It’s mid-March and I am finding quotes, cards and info-graphics about luck and good fortune popping up in my newsfeeds and inboxes almost daily. All understandable with St. Patricks Day imminently approaching, but it made me stop and think about the meaning of luck–or rather, it’s meaning to me. Some believe we make our own luck, others believe it’s being at the right place at the right time. The Roman philosopher Seneca said that luck was a combination of preparation and opportunity. I think it’s a bit different–although who am I to argue with a philosopher–I think luck has two primary vectors to those that believe in it:
1. How we view ourselves
2. How we view the world around us
In January all I want to do is get in front of a warm fire, cuddle up to my one-and-only, whip out the Smores accoutrements and hibernate. My favorite gift idea to give and get this time of year (aside from Smores) is snuggly knitwear that will keep old-man winter away, even when a fireplace isn’t practical, all while staying chic and stylish. (more…)
my delightful and precious unicorn in her sweet pajamas
Growing up is tough business. You couldn’t pay me to go back to my middle or high school years. Navigating the social circles, fighting for my freedom, starting to find my voice, trying to shape who I am and where I fit in the world, meeting and losing friends, experiencing first love…and that’s before I’ve even started to tackle the accelerating homework and school pressure because college is just a few years away. Nope, I’m very happy to have survived that… The only thing that makes it worse is when there are bullies, “mean girls,” and tormentors amplifying the noise that already exists in an adolescents’ head. I had my fair share of experiences as a kid with these types of people–and it was agony–and I know from FB that most people have experienced it too.
I’m seeing a friend today, and since we last were face-to-face, she’s become engaged. Now, what you also need to know is that her engagement was no surprise. Every time she’s even spoken of this guy, she simply lights up and the few times I’ve seen them together, impulsively and without warning, the phrase “meant to be” invades my mind space–this coming from a slightly-jaded, often guarded, once divorced (albeit now remarried), New Yorker.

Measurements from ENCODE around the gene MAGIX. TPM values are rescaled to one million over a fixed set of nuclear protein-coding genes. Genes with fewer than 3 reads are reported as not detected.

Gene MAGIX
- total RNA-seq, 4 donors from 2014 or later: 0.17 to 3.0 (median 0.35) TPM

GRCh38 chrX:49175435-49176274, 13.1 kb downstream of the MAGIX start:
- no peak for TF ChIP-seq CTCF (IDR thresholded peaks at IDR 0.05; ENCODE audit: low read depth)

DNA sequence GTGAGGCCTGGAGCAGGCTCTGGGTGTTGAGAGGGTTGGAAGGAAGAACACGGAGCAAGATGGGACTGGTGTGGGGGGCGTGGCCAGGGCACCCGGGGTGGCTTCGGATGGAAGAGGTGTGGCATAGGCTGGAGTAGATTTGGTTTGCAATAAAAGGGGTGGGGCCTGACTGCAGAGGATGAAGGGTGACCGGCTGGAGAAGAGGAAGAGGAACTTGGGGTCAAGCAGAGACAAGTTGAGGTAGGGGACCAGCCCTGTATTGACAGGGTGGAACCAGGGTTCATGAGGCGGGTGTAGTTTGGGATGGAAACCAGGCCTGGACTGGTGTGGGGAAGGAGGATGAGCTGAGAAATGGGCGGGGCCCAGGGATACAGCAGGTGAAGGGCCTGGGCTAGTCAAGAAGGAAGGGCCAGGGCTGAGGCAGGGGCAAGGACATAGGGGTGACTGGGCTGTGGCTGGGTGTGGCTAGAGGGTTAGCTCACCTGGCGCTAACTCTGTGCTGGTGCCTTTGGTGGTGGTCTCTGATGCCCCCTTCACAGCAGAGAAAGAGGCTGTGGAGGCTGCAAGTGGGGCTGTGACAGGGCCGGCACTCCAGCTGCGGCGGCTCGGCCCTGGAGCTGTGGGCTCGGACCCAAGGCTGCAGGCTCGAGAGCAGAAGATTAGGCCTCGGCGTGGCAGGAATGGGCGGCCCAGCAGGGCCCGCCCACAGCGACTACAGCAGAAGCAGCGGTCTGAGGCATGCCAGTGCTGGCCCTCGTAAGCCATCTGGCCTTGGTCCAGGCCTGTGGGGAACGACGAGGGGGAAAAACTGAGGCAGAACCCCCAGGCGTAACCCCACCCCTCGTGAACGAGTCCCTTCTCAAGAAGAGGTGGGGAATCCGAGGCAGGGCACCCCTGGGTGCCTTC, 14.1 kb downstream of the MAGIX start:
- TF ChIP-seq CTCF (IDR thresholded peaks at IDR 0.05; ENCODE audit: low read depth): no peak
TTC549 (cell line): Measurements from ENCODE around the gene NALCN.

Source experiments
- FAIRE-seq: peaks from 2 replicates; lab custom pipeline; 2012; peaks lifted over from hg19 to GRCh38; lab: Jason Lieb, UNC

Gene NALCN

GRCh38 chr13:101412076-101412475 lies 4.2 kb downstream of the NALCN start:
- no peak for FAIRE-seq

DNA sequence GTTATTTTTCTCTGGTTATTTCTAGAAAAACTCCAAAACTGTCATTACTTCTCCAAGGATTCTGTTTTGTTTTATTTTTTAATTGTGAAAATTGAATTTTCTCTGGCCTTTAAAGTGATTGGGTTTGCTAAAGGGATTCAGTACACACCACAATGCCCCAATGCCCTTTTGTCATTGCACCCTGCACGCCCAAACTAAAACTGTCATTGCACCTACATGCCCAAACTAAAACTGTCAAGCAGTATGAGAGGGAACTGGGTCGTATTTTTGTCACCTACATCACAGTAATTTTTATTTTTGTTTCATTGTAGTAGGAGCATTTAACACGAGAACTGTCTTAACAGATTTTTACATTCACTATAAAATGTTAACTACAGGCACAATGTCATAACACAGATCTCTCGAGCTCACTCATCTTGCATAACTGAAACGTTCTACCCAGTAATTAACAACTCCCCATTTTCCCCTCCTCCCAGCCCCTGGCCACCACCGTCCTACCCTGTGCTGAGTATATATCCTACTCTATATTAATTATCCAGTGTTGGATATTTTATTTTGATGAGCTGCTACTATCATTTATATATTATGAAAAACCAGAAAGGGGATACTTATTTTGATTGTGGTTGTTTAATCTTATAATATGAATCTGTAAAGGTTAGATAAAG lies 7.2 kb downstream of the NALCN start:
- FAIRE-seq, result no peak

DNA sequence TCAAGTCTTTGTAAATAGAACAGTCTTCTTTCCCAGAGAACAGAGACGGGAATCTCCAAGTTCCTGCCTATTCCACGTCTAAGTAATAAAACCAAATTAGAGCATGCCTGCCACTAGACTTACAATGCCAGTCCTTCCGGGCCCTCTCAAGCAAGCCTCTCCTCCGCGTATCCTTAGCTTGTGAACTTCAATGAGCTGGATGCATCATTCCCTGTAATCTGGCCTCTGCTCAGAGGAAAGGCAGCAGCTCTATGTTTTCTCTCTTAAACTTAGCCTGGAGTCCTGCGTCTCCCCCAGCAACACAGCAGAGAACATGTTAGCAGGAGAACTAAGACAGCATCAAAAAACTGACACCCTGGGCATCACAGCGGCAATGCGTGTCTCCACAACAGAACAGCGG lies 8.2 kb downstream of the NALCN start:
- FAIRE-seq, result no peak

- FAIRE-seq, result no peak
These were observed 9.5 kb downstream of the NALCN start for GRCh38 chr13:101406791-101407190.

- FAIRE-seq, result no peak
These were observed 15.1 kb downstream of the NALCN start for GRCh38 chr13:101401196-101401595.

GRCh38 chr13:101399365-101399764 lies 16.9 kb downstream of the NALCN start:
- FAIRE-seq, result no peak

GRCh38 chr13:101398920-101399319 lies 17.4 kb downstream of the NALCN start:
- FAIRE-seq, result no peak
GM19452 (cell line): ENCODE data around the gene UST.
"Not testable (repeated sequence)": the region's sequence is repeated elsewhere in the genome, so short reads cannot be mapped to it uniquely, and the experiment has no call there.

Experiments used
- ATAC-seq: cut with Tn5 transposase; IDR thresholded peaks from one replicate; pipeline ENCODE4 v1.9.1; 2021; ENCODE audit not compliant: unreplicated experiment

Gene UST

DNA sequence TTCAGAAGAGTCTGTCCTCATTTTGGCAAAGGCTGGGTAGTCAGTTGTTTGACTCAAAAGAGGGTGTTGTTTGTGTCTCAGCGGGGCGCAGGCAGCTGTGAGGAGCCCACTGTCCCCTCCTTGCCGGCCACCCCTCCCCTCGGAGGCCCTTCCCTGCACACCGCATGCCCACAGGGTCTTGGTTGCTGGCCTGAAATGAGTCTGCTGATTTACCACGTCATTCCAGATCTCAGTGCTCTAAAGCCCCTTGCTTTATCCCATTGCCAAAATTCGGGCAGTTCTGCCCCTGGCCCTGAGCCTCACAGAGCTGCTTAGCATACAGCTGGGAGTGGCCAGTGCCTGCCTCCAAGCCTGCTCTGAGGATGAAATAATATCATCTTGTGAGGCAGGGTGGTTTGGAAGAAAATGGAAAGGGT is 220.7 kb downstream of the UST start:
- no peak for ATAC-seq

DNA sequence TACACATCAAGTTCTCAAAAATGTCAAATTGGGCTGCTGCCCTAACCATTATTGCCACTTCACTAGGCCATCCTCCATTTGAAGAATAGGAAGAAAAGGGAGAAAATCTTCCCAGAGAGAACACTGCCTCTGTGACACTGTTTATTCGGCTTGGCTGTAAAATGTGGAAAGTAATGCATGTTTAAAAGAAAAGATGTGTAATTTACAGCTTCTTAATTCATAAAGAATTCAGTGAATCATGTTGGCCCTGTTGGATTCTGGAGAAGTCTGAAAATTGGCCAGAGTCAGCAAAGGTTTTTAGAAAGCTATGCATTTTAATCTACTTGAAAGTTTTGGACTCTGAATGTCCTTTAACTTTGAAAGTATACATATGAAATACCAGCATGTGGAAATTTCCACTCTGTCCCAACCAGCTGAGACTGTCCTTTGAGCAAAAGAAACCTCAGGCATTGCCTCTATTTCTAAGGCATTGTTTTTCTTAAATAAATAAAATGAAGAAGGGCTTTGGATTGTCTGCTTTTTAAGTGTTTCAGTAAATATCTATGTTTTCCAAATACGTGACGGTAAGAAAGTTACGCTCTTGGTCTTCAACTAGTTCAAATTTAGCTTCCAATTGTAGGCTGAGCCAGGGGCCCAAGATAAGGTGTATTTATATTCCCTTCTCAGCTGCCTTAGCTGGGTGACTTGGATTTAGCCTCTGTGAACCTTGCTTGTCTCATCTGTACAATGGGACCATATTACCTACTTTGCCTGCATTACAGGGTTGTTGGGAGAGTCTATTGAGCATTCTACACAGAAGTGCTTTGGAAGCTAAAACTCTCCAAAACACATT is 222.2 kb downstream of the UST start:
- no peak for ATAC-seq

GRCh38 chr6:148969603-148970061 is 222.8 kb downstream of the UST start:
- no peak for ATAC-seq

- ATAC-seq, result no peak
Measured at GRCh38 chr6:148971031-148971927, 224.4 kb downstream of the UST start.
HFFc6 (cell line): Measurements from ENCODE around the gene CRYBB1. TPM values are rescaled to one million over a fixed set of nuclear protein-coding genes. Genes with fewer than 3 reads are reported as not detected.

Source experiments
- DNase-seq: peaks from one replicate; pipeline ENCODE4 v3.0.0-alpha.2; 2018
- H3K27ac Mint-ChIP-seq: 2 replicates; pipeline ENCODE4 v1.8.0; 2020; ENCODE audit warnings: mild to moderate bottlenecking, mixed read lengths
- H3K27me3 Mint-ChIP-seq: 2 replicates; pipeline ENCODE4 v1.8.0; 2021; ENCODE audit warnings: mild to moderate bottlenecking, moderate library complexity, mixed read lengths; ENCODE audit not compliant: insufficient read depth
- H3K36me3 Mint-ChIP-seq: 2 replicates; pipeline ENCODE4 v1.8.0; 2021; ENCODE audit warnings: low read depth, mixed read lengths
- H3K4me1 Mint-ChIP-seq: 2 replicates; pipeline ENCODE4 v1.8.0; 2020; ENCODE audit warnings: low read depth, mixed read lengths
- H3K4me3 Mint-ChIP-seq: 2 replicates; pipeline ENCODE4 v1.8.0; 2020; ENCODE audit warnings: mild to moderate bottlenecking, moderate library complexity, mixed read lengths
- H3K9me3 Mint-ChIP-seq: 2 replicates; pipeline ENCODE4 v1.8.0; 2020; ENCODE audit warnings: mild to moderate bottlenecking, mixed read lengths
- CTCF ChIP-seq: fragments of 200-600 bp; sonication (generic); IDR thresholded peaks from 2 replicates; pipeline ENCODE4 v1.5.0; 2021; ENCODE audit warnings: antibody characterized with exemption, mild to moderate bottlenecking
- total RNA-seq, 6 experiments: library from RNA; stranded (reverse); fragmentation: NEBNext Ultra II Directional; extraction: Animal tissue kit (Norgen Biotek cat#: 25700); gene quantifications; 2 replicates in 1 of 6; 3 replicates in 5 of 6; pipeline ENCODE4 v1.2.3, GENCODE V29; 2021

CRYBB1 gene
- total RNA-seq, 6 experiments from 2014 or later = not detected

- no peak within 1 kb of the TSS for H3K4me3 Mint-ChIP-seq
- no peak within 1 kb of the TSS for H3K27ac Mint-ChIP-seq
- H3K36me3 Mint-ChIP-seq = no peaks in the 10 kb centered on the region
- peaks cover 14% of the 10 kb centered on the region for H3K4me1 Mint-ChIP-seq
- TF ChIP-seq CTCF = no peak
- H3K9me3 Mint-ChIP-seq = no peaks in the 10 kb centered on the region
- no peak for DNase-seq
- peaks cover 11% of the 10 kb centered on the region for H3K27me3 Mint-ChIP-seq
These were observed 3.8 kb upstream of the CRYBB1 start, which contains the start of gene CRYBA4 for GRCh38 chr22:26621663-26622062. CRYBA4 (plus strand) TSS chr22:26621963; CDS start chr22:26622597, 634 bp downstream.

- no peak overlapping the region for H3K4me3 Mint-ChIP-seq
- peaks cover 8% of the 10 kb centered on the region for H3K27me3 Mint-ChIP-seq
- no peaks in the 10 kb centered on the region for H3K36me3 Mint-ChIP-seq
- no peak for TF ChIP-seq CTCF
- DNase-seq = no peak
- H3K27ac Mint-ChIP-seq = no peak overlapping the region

Easter weekend is just days away and as a fashion enthusiast, I tend to benchmark and contrast experiences as they relate to a textile or accessory. So…what goes better with Easter than hats? I also think we’ve come a long way since the white, woven, ribbon-accented bonnet I used to don approximately thirty-five years ago (although I did get a new one every year).
Despite my passion for gift-giving and shopping (it’s kind of the whole premise for this blog) when it comes to the holidays, hosting and feeding my family and friends takes the cake–literally and figuatively. I love preparing the menu, decorating our house with my husband and kids–well, he watches and directs while we decorate but it’s still really fun–finding a fun activity for guests to break the ice and then pulling it all together. That said, I also visiting family and friends: our annual tradition of going to my aunt’s for Christmas Day, celebrating New Years Eve with my husband at “our” restaurant where we had our wedding reception, watching all the kids and grown-up men get sweaty and hungry playing soccer (or maybe it’s football) on Thanksgiving at my in-law’s.
Whether it’s an established tradition or a new invitation that finds you celebrating in someone else’s home, it’s customary to bring a token of thanks. I’ve written about hostess gifts before, and my “rules of the road” (a bunch of them will work for the holidays too so feel free to check them out again, particularly this one and this one) but these gift ideas focus on unexpected and holiday specific ideas to warm the hearts and homes of your hosts.
I’m mad for skulls. Have been for many, many years as anyone who knows me can attest. I’ve got skulls all over my house, skull jewelry, even a skull tattooed on my body (shhh…don’t tell the neighbors). I’m particularly entranced with anything that visually tells a story so Folk Art and Day of the Dead skulls have always been my favorites. Side note: on a trip to Mexico, a friend had to pull me away from a cleaning out a street vendor who had sensed my voracious appetite and likely bottomless pocketbook (I thanked her later when we sailed through customs).